Colorism was and still is very much evident in the media. An example of this is shown in the minstrel shows that were popular during and after slavery. Minstrel shows were a very popular form of theater that involved white and black people in black face portraying black people while doing demeaning things. The actors painted their faces with black paint to and over lined their lips with bright red lipstick to exaggerate and make fun of black people. When minstrel shows died out and television became popular, black actors were rarely hired and when they were, they had very specific roles. These roles included being servants, slaves, idiots, and criminals. White people wanted to keep this narrative going that black people were forever in debt to them because they essentially rescued blacks from themselves and made them humans instead of savages. This is seen in the "mammy" role that black women often played. The highlights of this role included black women being the loyal servant to the master and taking care of and loving his kids more than her own. Even though black people were allowed to be on TV, they still couldn't be too black. They had to pass the color tests and if they were dark, they were usually playing a humiliating role. That trend is something that follows into present day especially for women. There is a huge absence of dark black women in the media and when they are shown, they are typically portraying the angry black woman stereotype but have a light skinned character to balance them out. Darker women are rarely the protagonist that isn't troubled by drugs, or caught up in the legal system. There is also a large absence of representation of dark women in the music industry. The object of affection in music videos are women who could have easily passed the paper bag test and many entertainers have gone on record saying that they don't girls who are too dark and that they only prefer light or white women.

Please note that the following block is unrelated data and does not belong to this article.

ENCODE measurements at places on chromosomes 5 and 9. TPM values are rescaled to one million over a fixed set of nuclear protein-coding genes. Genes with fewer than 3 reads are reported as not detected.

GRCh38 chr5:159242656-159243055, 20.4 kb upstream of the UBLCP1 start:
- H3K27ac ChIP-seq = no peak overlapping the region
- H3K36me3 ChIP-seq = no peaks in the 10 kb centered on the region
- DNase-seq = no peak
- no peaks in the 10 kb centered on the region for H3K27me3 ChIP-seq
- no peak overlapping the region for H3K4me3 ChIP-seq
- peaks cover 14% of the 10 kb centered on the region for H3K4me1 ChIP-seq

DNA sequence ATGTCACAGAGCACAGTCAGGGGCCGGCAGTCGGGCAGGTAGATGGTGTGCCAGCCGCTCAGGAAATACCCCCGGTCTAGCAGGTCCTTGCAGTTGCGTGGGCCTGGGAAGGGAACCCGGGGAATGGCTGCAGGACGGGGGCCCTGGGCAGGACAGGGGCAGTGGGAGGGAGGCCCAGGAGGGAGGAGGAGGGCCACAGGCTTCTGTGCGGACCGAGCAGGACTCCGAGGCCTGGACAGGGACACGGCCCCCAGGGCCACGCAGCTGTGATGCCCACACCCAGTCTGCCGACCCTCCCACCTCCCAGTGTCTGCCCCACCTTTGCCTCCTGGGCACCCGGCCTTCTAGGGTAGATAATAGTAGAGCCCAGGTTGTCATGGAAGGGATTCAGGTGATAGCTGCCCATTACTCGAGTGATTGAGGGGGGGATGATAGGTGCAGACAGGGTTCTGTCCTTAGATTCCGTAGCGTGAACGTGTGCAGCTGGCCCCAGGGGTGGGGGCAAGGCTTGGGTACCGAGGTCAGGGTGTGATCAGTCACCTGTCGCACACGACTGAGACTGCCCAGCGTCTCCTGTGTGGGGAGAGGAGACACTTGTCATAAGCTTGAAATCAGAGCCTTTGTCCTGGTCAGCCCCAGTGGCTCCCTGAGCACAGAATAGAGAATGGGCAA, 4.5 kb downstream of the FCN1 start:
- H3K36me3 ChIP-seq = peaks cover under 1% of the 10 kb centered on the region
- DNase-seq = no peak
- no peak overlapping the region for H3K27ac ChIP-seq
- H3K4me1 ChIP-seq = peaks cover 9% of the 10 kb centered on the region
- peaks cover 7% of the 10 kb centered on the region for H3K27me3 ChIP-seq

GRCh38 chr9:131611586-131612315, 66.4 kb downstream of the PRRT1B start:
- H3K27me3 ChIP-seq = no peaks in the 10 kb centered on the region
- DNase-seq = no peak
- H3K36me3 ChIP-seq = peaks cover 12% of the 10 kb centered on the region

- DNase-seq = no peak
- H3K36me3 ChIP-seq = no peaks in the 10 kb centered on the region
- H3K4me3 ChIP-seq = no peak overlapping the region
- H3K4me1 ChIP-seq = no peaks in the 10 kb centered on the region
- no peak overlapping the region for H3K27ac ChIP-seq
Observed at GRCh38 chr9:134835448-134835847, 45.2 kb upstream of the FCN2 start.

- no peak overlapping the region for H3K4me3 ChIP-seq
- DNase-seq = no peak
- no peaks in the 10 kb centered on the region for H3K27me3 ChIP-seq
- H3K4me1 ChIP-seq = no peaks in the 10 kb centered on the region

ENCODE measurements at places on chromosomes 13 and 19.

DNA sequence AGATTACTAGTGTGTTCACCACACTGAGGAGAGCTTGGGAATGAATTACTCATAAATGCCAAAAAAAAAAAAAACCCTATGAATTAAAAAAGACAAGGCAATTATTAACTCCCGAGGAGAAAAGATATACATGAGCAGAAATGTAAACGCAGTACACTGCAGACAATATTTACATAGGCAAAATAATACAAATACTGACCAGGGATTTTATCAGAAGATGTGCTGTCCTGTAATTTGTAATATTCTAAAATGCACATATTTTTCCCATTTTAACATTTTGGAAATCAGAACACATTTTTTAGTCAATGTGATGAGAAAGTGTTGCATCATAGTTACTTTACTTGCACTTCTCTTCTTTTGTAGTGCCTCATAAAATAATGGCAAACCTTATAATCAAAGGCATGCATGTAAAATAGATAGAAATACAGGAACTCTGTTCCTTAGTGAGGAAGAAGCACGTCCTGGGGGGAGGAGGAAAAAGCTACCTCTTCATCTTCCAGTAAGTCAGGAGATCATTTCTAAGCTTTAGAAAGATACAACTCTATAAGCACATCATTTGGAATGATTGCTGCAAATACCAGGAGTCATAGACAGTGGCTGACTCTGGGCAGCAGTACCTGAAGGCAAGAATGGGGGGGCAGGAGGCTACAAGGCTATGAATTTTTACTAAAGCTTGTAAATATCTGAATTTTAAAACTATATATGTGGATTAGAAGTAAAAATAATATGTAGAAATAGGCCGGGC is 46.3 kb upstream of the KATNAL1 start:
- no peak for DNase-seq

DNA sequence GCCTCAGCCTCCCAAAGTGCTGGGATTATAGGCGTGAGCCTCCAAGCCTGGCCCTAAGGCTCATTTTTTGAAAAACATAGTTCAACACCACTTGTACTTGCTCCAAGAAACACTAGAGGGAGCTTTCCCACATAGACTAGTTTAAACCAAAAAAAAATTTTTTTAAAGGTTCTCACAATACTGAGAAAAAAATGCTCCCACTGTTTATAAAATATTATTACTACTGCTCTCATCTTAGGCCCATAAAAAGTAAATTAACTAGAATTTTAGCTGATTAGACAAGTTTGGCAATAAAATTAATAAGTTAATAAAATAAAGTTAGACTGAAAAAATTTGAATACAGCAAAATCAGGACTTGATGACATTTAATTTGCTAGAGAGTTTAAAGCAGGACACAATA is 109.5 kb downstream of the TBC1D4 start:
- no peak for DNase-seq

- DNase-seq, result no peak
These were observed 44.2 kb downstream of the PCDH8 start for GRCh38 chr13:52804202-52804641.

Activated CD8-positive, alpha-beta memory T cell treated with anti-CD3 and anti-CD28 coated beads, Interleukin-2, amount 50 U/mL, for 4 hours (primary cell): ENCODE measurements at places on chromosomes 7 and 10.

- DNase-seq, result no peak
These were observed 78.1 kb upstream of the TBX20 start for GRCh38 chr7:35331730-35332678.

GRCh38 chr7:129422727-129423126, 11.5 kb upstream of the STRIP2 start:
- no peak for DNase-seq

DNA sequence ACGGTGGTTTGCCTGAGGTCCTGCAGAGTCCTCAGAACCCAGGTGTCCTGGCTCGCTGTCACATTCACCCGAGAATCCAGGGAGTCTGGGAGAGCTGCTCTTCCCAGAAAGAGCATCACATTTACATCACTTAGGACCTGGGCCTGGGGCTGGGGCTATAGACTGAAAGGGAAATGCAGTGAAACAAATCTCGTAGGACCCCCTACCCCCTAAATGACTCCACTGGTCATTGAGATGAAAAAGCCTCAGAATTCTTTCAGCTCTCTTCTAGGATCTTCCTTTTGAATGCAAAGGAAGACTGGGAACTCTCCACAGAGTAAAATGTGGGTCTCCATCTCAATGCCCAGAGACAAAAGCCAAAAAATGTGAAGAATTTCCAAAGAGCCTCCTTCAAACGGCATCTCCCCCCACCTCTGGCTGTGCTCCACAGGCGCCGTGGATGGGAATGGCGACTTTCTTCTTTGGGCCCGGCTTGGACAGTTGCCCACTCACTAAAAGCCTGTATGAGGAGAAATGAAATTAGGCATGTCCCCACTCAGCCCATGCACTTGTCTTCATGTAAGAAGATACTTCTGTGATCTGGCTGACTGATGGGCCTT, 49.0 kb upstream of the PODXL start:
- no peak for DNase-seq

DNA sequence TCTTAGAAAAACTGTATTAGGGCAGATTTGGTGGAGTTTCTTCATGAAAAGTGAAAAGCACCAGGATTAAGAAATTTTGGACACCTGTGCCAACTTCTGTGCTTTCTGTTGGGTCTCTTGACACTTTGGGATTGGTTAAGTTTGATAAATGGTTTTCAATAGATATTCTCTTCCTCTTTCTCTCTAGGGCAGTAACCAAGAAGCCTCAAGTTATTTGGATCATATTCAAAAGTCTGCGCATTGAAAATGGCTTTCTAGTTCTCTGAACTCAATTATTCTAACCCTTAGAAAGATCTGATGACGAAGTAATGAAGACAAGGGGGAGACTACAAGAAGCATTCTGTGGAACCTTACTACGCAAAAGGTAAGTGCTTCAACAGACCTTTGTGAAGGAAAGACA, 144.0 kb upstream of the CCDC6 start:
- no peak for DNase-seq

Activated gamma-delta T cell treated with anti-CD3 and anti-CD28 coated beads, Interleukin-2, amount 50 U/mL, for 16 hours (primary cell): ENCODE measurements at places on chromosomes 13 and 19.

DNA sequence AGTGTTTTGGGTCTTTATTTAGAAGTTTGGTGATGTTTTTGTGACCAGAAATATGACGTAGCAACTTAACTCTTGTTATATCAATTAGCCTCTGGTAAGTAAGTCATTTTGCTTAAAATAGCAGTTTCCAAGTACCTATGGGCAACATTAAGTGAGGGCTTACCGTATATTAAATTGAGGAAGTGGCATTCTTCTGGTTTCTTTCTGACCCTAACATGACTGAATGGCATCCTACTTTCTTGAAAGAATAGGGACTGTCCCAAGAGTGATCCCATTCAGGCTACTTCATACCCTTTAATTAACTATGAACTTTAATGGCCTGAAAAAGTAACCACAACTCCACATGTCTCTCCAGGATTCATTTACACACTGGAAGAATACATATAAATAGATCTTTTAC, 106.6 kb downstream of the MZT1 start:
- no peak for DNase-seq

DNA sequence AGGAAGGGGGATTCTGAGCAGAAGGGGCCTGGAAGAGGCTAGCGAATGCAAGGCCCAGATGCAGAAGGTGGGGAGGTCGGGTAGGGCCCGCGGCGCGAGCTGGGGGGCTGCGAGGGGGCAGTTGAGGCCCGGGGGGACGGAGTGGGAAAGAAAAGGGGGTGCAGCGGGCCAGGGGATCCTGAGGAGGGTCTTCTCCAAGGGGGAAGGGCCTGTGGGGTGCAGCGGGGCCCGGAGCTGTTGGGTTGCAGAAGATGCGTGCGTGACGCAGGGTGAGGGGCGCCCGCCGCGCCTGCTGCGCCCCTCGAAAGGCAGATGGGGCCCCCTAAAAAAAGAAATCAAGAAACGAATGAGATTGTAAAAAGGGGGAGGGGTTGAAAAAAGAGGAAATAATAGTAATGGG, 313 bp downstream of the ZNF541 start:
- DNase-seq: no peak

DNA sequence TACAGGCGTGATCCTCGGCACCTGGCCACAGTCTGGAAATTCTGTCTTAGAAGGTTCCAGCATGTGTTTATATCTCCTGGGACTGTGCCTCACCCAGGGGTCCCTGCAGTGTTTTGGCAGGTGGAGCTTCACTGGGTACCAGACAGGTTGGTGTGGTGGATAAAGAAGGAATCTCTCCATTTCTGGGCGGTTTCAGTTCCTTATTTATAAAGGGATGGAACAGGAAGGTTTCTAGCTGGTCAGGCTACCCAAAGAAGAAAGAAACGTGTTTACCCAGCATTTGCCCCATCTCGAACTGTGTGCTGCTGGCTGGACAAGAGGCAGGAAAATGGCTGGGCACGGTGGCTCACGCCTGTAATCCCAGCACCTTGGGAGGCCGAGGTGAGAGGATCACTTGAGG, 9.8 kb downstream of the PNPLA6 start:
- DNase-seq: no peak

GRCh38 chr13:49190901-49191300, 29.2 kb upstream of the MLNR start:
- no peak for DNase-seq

A 2011 study found that white state legislators of both political parties were less likely to respond to constituents with African-American names. A 2013 study found that in response to e-mail correspondence from a putatively black alias, "nonblack legislators were markedly less likely to respond when their political incentives to do so were diminished, black legislators typically continued to respond even when doing so promised little political reward. Black legislators thus appear substantially more intrinsically motivated to advance blacks' interests."
Some research suggests that white voters' voting behavior is motivated by racial threat. A 2016 study, for instance, found that white Chicago voters' turnout decreased when public housing was reconstructed and 25,000 African Americans displaced. This suggest that white voters' turnout decreased due to not living in proximity to African-Americans.